It’s been said that it takes 10 years for any truly significant, life-altering technology to take hold on a mass scale. There must be something to that theory because a major technology that has since reached critical mass is celebrating its tenth anniversary this year… high-definition television.

The science behind HDTV has been with us for many years, but it was in 1998 when HDTV sets first became available at retail in the US. Back then, it was the kind of novelty that excited only the true technology buff.

Gradually, though, as more programming became available, the appeal of 1080i and digital surround sound spread. Sales of HDTV sets were driven largely by word-of-mouth and rabid sports fans who wanted to see their favorite games in crystal-clear detail.

As the price of high-definition television sets began to move south, and as HDTV sets began outselling analog TVs, consumers began to clamor for more types of programming in HD. Distributors continued pushing ahead with digital advancement, recognizing that the genie was out of the bottle and HD would soon become the expected standard demanded by the TV viewing public.

Both cable and satellite responded to the new demand for HD programming by dedicating significantly more bandwidth to HDTV channels. More channels, including several of Discovery’s, launched HD simulcast services within the last year.

In just the first four months of this year alone, we’ve seen over 13,000 HD feed launches by both cable and telco TV headends across the country. And now that Blu Ray will be the accepted HD format for DVDs, there will be even greater momentum for HD adoption.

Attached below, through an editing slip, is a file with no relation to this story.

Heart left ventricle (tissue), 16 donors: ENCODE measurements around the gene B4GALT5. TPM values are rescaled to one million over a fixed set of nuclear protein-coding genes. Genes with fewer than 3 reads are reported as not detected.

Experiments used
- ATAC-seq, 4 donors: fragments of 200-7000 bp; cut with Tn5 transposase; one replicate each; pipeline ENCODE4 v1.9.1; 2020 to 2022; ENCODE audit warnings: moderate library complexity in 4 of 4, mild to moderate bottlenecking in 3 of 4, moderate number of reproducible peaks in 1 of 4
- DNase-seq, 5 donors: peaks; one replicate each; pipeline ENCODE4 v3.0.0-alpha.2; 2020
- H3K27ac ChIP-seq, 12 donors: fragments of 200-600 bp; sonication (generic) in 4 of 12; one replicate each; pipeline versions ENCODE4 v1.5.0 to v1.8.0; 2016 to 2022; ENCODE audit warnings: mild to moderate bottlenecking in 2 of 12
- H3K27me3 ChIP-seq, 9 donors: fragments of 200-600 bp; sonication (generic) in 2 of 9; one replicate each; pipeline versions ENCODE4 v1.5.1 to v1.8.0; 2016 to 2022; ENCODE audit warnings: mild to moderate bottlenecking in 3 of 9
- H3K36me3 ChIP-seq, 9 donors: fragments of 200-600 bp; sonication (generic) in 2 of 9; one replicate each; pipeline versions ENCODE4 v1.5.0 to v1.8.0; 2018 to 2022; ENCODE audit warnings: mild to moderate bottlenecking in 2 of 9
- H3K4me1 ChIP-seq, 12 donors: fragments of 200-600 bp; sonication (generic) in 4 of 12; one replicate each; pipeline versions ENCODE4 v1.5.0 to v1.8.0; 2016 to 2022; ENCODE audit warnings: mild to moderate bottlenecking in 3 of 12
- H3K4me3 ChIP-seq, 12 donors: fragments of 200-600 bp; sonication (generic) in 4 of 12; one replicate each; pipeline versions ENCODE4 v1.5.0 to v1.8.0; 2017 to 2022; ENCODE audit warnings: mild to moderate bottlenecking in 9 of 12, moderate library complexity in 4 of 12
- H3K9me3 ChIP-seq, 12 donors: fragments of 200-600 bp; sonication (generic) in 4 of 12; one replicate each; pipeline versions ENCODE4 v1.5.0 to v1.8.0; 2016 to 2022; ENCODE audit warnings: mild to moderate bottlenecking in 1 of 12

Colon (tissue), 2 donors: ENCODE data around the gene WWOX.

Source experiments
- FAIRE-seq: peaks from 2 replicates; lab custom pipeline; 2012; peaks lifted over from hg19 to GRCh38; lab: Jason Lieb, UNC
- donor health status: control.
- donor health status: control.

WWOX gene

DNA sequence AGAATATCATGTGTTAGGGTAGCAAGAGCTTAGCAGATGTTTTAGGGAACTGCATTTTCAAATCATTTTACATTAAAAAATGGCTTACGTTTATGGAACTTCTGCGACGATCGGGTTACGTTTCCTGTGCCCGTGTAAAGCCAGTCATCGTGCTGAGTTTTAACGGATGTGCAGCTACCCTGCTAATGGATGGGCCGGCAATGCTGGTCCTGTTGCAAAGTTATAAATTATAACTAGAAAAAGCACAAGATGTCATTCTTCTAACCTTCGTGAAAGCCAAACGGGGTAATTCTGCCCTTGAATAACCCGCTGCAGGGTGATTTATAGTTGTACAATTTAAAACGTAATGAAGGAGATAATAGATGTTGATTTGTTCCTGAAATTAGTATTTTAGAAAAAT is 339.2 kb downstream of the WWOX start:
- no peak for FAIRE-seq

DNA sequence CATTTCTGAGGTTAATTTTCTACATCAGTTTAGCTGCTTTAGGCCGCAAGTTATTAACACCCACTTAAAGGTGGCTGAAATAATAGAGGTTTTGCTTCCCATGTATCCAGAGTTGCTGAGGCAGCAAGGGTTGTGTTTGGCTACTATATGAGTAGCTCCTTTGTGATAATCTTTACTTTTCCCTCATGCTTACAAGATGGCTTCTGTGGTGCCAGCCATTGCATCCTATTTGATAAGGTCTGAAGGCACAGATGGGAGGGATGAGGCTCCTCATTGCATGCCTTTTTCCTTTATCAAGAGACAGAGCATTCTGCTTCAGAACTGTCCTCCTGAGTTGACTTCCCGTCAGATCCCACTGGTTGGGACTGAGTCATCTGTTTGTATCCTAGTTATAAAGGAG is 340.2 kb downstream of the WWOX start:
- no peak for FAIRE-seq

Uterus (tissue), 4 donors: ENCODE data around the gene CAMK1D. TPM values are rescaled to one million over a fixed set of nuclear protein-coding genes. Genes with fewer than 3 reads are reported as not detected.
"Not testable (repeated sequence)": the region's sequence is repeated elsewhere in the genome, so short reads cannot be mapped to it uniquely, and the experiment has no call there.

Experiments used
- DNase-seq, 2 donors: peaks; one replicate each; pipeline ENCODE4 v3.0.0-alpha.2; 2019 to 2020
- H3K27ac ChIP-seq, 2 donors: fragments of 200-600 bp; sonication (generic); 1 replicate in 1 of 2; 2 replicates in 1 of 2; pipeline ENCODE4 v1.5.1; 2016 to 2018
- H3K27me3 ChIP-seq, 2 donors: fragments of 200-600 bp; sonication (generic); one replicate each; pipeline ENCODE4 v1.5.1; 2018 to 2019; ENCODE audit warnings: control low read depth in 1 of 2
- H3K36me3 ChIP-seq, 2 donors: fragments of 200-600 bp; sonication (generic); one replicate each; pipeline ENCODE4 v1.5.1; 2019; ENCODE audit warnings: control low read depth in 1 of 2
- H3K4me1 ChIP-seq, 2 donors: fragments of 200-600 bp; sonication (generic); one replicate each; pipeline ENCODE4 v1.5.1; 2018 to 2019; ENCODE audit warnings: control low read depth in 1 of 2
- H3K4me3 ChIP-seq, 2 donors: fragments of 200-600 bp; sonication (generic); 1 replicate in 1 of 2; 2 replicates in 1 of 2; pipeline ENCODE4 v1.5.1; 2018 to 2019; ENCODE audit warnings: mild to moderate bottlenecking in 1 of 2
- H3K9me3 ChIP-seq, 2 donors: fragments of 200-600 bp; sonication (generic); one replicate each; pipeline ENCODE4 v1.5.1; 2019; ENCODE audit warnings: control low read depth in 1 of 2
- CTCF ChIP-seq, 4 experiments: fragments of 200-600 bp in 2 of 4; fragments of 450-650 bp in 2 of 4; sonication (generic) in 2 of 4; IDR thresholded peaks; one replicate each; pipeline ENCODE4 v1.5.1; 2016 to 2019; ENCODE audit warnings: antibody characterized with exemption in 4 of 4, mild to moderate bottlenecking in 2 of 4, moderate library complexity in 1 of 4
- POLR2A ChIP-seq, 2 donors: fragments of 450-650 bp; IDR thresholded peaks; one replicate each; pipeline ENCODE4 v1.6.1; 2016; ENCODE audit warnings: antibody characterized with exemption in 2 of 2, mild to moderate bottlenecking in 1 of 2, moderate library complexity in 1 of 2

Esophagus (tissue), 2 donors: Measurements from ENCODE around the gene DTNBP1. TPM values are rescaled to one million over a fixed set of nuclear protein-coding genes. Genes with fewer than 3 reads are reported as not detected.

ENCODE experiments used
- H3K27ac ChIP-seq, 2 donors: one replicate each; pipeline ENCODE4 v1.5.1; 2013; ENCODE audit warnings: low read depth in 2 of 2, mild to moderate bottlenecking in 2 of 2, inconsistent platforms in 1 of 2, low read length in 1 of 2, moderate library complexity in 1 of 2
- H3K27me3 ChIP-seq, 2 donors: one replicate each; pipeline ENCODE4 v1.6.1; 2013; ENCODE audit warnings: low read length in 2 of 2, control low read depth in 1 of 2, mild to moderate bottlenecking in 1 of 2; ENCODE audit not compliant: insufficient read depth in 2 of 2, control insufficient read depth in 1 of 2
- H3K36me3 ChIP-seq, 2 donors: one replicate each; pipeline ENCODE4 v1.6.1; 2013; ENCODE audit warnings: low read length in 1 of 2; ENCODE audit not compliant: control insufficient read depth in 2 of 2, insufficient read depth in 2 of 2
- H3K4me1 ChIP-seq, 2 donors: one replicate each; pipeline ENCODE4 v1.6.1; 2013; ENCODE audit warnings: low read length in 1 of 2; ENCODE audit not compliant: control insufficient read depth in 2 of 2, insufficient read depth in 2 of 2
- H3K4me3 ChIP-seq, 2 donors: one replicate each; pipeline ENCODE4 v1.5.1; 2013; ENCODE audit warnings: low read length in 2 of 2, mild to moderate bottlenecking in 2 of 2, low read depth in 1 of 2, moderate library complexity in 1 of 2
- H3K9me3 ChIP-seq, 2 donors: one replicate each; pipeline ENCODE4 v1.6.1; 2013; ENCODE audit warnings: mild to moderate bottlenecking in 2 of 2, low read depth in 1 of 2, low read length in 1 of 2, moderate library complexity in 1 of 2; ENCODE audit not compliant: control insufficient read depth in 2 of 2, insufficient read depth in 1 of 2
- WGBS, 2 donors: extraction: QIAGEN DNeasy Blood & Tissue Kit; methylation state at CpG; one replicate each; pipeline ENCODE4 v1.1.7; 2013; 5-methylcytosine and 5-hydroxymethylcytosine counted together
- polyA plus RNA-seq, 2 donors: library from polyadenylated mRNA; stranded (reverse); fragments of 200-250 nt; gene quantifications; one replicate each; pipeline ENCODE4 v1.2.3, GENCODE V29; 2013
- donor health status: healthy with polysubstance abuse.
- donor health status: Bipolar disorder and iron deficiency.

With HDTV becoming mainstream, I think we’re now coming into a new phase—HD 2.0, if you will. With more viewers of HD programming than ever before, the bar has been raised on the type and quality of content consumers expect.

At Discovery, we’ve built a strong following of loyal HD fans with programs such as "Sunrise Earth" and last year’s landmark series "Planet Earth," a program that became synonymous with HD. And viewers continue to challenge us to produce more—and more exciting—high def programming.

For example, next month, we’ll premiere "When We Left Earth: The NASA Missions," an epic TV event featuring priceless original footage from NASA’s own film vaults. Discovery transferred these jewels to HD for the first time, making this national historic treasure available at unprecedented resolution for future generations to experience and enjoy.

Nothing sounds or looks as good as HDTV, and programmers who saw its value early on and began building HD libraries are reaping the benefits today. Many companies, including our own, are shooting all of their new programming in HD. And they should.

HDTV is now one of the biggest selling points for cable, satellite and telco services.

It has transformed television as we know it.

Sure, the HD craze will end one day—when HD becomes so widely accepted and expected that SD goes the way of black and white TV!

But in the meantime, HDTV will continue to evolve, challenging programmers to create even better quality and more engaging programming across all genres.

So, sit back and enjoy the show. It only gets better from here.

(Bill Goodwyn is pres, domestic distribution and enterprises at Discovery Communications).

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